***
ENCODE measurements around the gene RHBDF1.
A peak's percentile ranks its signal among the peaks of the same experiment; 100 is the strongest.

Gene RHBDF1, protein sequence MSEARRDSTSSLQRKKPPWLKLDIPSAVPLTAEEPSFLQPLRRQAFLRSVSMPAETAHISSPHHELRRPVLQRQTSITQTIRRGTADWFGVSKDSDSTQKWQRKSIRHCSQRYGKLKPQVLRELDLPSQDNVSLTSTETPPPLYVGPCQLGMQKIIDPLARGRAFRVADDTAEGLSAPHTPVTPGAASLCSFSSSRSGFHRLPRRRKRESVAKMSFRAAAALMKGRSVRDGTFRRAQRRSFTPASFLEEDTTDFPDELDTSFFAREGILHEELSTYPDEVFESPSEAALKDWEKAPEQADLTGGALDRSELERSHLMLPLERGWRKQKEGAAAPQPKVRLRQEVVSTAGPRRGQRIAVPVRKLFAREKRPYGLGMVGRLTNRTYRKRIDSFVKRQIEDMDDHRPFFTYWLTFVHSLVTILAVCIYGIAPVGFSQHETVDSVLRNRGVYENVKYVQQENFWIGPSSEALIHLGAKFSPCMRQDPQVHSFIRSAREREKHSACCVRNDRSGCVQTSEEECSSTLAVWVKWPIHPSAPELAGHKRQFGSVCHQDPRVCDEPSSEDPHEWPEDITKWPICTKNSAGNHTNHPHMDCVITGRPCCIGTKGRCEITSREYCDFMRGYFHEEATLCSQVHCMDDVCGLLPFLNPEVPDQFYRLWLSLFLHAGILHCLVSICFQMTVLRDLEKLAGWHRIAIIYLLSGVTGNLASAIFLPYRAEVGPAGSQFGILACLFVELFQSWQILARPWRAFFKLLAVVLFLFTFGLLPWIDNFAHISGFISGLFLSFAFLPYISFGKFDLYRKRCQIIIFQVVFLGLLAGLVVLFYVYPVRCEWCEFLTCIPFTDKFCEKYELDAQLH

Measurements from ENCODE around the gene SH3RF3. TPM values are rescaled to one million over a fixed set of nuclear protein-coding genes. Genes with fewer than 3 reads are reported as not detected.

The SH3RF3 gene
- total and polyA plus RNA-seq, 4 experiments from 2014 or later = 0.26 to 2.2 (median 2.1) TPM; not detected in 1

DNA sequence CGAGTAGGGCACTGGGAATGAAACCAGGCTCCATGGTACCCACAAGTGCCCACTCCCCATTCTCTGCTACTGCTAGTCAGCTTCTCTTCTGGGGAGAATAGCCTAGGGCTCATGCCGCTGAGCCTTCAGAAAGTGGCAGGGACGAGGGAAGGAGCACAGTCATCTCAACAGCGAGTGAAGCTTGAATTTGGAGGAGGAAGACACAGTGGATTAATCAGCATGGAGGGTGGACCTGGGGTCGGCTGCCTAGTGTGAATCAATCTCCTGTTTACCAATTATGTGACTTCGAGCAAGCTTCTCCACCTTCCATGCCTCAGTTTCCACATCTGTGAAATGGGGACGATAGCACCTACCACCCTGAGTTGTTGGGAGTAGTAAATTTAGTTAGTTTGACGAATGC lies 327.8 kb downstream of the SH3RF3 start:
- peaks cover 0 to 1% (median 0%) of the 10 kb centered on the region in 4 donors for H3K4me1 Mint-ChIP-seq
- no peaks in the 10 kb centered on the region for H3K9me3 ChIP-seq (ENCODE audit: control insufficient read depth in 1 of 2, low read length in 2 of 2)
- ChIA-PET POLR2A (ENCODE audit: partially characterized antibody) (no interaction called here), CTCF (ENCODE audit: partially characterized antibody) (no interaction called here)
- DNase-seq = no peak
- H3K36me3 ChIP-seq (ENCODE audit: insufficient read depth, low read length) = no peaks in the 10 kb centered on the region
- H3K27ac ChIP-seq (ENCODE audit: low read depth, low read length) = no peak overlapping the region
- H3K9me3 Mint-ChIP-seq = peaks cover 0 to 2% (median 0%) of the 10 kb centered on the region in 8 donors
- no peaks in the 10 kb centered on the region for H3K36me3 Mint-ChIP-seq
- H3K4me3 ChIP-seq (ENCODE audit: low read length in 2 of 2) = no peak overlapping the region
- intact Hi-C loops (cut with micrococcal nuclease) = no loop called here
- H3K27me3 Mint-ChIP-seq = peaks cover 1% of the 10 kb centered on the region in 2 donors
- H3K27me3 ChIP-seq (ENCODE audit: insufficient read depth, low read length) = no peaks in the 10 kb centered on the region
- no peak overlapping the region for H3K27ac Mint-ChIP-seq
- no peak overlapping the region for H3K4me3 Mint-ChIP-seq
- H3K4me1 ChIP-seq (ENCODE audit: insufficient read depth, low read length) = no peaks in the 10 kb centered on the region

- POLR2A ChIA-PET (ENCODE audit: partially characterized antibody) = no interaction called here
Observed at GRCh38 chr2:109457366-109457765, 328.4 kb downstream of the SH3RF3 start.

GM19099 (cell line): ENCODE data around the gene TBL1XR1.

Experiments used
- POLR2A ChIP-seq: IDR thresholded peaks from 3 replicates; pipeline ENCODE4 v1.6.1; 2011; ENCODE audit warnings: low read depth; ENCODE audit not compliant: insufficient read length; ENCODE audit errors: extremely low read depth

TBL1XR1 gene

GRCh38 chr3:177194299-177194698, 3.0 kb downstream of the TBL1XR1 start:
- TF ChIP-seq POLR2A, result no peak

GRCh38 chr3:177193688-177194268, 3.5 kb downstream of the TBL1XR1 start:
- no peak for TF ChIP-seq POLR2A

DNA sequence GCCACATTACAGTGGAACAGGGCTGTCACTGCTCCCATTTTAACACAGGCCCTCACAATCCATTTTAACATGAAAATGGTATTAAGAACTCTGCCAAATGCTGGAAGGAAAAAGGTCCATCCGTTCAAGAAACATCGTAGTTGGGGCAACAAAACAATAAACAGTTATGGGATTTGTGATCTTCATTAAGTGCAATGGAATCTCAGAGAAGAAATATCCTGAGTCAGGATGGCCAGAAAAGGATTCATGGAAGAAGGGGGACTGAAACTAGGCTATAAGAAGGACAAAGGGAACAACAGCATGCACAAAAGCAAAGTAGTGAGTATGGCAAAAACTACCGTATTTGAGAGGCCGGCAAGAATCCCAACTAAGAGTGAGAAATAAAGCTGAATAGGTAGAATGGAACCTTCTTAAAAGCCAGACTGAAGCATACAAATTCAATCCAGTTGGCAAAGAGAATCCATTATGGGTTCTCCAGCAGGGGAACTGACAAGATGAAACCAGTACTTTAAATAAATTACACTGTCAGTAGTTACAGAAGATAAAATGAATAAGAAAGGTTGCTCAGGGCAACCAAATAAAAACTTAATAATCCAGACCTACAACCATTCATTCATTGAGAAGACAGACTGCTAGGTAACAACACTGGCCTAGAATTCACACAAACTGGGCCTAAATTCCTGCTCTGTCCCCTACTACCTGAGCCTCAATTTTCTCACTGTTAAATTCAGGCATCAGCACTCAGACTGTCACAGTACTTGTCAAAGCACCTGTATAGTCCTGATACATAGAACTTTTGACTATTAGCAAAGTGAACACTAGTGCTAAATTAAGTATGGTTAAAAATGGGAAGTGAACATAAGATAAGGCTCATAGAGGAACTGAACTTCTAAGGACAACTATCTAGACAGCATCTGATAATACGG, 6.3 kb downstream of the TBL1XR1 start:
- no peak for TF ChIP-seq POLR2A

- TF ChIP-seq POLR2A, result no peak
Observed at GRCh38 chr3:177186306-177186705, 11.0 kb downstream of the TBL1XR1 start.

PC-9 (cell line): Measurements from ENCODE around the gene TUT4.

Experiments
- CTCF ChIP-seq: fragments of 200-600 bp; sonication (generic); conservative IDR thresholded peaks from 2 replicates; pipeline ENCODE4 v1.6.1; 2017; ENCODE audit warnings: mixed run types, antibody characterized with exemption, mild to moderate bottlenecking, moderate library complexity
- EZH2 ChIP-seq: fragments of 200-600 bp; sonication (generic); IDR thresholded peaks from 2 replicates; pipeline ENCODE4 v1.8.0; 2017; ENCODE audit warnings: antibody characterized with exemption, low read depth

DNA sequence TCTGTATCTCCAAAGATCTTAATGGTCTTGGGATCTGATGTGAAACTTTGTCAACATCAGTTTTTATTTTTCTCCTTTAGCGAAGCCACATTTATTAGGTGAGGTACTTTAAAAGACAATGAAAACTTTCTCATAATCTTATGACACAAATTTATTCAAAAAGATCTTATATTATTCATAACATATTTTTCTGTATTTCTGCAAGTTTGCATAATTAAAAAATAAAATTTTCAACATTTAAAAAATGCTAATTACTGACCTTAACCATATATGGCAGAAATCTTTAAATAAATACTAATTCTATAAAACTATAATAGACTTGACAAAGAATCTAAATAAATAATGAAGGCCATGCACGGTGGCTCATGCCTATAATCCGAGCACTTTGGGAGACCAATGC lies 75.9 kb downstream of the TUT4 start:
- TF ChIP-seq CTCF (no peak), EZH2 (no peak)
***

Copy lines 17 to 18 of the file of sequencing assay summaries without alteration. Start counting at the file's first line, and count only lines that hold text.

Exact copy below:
- intact Hi-C loops (cut with micrococcal nuclease) = no loop called here
- H3K27me3 Mint-ChIP-seq = peaks cover 1% of the 10 kb centered on the region in 2 donors